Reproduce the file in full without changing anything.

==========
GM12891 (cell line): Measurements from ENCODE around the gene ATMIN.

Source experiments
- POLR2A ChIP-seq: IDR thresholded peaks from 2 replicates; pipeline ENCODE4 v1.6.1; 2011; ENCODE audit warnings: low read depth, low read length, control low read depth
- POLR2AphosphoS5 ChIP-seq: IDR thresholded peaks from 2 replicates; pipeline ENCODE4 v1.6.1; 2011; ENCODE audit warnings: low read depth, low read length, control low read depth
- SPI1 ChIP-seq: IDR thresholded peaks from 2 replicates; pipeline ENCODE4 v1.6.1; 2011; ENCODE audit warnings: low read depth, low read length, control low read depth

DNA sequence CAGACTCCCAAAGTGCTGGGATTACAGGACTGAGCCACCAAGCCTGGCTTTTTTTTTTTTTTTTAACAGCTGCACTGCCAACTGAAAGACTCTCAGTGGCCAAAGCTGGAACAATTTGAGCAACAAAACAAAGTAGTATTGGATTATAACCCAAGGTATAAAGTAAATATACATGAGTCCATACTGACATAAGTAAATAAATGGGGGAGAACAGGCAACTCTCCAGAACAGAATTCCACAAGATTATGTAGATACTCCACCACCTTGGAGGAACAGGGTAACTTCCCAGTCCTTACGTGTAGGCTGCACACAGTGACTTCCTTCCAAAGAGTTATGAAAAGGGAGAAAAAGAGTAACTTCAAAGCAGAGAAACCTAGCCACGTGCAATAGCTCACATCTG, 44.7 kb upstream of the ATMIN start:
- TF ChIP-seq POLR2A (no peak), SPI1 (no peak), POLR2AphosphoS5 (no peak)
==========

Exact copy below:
GM12891 (cell line): Measurements from ENCODE around the gene ATMIN.

Source experiments
- POLR2A ChIP-seq: IDR thresholded peaks from 2 replicates; pipeline ENCODE4 v1.6.1; 2011; ENCODE audit warnings: low read depth, low read length, control low read depth
- POLR2AphosphoS5 ChIP-seq: IDR thresholded peaks from 2 replicates; pipeline ENCODE4 v1.6.1; 2011; ENCODE audit warnings: low read depth, low read length, control low read depth
- SPI1 ChIP-seq: IDR thresholded peaks from 2 replicates; pipeline ENCODE4 v1.6.1; 2011; ENCODE audit warnings: low read depth, low read length, control low read depth

DNA sequence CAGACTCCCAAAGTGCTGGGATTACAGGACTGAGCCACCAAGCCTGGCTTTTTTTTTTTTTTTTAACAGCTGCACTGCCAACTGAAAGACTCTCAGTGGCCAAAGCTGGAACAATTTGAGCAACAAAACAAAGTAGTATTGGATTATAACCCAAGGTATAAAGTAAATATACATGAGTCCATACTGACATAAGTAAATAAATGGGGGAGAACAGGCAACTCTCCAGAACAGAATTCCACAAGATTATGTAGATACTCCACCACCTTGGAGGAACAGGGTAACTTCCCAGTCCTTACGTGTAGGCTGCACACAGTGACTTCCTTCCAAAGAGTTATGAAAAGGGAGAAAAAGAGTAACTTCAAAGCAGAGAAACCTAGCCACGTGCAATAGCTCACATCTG, 44.7 kb upstream of the ATMIN start:
- TF ChIP-seq POLR2A (no peak), SPI1 (no peak), POLR2AphosphoS5 (no peak)